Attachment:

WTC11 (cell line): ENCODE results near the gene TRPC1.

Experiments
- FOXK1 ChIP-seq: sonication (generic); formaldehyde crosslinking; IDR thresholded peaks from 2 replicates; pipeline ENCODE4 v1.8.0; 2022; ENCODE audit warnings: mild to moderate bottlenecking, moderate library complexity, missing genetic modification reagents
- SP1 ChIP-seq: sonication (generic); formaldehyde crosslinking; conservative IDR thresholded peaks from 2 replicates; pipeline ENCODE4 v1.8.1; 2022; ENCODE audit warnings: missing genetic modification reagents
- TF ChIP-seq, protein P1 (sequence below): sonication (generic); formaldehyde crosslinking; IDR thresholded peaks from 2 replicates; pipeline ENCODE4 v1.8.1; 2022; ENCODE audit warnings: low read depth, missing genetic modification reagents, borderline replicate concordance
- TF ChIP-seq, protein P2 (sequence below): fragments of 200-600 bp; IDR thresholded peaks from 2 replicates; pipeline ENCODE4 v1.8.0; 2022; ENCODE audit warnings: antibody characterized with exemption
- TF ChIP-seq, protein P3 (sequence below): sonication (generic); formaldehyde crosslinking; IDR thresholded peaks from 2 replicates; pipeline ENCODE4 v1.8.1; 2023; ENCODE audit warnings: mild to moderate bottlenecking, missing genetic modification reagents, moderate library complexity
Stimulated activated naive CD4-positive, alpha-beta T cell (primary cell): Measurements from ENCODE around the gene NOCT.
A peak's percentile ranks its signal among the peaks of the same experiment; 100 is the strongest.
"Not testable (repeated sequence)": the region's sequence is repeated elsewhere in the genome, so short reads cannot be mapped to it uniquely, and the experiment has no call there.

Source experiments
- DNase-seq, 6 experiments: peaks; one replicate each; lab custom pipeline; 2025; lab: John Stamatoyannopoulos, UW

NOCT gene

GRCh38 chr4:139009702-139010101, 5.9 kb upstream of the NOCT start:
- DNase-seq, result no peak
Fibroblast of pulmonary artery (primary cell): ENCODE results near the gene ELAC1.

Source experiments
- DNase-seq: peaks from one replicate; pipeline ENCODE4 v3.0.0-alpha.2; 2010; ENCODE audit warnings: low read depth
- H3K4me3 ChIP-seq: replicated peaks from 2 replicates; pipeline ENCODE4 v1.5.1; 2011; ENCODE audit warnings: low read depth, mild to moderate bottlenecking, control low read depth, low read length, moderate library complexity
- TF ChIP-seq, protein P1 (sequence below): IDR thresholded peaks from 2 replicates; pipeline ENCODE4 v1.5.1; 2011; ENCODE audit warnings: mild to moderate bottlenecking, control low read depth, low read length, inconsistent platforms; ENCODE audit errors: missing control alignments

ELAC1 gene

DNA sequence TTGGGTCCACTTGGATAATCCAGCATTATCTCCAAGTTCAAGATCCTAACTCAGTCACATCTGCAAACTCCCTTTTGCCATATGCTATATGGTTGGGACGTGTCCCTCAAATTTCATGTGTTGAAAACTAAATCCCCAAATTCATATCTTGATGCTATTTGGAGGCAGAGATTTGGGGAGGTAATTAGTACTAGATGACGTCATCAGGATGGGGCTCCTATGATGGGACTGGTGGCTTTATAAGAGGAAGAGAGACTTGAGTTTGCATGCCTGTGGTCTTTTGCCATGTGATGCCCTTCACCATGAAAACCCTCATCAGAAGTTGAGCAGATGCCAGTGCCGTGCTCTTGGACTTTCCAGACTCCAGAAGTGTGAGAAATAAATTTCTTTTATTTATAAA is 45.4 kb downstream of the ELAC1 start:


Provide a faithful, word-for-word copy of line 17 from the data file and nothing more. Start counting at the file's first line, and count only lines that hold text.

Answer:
Source experiments